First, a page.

A View of Life in an Ant Colony
By Chris Williams on April 17, 2012.
Q. I really like ants and I want to do a school report on the life of ants. Can you tell me how an ant nest operates? My mom said it was okay to get some help from pest experts as long as I use my own words.
A. Happy to help. The words here in italics are entomology terms that you should look up. As you probably already know, ants are called social insects because they live in a large cooperative group or nest called a colony. Individuals in a colony help each other out. Two or more generations overlap in the colony and the adults take care of the young ants. The colony operates under a division of labor or caste system which means that each individual in the colony has its own specialized job to do.
Ant Queen –The queen is the “mom” for the colony. She starts the nest after her mating flight. She then sheds her wings, lays eggs, and cares for her first brood of young. Once this first group of future workers is mature, they take over the maintenance of the colony and care for the queen. She then becomes a large “egg-laying machine,” producing more workers. The queen is the largest member of the colony and may live for many years; she doesn’t leave the colony unless the colony is moving to a new location. Some ant colonies have more than one queen.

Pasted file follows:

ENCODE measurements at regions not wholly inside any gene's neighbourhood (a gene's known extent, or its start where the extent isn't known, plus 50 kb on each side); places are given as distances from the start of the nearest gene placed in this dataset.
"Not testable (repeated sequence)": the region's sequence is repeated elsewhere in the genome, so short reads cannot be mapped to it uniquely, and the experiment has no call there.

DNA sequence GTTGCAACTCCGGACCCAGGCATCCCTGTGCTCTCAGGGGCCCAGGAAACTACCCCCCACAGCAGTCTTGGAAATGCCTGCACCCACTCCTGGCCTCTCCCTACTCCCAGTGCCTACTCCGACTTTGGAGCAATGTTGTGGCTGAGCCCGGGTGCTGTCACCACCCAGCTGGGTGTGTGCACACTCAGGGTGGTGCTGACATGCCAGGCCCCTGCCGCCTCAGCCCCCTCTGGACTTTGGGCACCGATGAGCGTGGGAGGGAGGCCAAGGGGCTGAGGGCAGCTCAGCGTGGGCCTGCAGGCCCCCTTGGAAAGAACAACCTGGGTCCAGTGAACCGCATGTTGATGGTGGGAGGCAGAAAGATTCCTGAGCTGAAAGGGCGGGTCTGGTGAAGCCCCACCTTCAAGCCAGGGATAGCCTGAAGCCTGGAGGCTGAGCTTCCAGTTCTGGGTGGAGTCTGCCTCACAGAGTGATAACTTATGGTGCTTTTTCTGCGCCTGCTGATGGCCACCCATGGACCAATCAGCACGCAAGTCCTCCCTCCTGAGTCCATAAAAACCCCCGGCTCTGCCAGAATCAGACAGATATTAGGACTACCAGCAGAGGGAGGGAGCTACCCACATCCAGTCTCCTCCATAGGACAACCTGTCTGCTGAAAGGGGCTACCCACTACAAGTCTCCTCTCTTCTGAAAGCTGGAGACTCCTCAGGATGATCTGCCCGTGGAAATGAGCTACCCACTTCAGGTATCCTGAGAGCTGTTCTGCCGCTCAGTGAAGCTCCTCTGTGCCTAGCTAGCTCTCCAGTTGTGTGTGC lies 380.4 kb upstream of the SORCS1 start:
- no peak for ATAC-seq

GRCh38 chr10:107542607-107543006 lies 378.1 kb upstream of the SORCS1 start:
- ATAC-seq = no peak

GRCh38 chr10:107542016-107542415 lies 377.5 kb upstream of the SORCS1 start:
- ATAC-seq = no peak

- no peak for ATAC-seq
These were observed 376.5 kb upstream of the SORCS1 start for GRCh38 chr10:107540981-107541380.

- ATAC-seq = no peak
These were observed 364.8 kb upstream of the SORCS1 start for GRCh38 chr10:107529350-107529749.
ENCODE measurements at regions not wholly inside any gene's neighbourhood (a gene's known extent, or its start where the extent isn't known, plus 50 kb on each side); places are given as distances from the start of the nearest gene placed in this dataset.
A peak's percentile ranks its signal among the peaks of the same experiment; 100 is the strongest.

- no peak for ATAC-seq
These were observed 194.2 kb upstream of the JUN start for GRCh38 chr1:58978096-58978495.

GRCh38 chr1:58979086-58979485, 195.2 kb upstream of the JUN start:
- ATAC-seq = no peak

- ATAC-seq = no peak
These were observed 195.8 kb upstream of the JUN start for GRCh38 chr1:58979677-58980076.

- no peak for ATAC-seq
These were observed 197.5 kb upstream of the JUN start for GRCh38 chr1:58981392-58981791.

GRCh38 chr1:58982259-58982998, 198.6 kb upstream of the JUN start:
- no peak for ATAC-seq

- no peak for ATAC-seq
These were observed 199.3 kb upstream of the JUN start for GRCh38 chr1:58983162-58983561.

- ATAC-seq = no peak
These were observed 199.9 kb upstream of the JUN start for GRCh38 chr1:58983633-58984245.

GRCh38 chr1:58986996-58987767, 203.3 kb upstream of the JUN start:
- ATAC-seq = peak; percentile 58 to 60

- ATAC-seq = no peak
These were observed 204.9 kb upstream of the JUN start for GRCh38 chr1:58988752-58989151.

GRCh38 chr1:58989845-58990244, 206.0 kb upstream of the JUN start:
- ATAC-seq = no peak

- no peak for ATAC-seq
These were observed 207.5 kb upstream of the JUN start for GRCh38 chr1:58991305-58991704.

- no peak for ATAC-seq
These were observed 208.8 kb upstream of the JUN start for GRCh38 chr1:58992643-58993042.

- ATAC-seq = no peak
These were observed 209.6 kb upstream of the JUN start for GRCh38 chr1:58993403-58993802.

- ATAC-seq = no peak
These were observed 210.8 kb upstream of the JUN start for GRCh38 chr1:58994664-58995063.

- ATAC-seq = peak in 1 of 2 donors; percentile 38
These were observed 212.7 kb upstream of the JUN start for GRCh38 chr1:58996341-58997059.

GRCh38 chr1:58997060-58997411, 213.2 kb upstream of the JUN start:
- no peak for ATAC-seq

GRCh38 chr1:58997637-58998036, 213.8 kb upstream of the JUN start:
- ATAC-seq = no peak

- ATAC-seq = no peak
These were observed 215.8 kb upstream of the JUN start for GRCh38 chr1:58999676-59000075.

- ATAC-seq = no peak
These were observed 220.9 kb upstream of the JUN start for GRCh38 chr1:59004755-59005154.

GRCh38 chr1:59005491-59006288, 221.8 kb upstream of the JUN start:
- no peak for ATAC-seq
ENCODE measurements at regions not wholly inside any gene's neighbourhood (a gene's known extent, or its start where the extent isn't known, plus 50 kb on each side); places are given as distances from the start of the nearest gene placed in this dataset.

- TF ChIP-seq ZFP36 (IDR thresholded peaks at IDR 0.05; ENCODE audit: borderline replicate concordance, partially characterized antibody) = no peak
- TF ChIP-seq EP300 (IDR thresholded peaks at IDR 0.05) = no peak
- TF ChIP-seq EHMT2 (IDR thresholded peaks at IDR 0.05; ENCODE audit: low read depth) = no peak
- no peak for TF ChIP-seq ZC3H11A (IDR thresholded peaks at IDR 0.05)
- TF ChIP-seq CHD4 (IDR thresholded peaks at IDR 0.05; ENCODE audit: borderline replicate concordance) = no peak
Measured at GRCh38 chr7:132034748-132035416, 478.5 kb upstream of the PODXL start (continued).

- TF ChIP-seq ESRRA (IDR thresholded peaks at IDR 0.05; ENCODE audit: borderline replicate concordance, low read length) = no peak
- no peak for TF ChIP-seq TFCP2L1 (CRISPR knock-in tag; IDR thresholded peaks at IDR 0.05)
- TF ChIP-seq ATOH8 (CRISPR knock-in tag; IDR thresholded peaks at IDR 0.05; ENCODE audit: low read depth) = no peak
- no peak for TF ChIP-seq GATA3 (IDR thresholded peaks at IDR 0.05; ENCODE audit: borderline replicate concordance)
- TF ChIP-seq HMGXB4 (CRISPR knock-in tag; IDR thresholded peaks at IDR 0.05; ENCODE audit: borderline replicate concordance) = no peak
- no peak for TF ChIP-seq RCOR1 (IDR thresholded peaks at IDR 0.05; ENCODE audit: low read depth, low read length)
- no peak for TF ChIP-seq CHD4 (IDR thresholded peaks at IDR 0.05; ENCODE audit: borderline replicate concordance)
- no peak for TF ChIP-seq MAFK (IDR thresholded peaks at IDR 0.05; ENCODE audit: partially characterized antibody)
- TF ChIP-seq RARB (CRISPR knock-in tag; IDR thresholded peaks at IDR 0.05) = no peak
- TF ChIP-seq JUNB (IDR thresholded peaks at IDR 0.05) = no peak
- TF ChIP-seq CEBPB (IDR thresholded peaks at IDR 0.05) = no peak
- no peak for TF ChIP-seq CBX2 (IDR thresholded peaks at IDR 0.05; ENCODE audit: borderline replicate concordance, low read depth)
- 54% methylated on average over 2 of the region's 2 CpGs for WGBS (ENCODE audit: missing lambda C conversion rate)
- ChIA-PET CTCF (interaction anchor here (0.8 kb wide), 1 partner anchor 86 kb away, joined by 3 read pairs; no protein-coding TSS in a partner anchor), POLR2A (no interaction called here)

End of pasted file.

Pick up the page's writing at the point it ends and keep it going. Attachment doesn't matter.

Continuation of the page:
Ant King –If the queen is the mom, then the king is the “dad” of the colony. However, he doesn’t take an active part in the colony. His sole purpose is to mate with the queen. He dies shortly afterward. The king is a large reproductive ant, but not as large as the queen. He has wings but doesn’t shed them like the queen.
Usually in spring or early summer, an ant colony that is at least a couple of years old will produce large numbers of winged forms called alates or swarmers. These are the young queens and kings that fly away from the parent colony to mate and start new colonies of their own.
Ant Workers –The smaller individual ants that you see running around and following trails and collecting dead insects are the workers. They are sterile, wingless female ants. The workers act as the food gatherers, the maintenance and construction crews, nursemaids for the eggs and larvae, and servants for the queen. In some ant colonies, workers specialize in their jobs and may be different sizes; this is called polymorphism. Normally though, there are just two sizes of workers, referred to as major workers and minor workers. When they are foraging, the workers swallow foods and return to the colony where they regurgitate (vomit up) the foods to feed the larvae, other workers, and the queen. This method of sharing food is called trophallaxis. Yucky, huh? One of the reasons that ant colonies are so successful is that everything is done for the good of the entire colony not for the good of the individual.
Here’s a great web site for kids interested in bugs, “PestWorld for Kids.” It has tons of stuff about insects, including more about ants, cool bug games, and there’s even a section on how to write a report on insects. Check it out at: http://www.pestworldforkids.org/index.html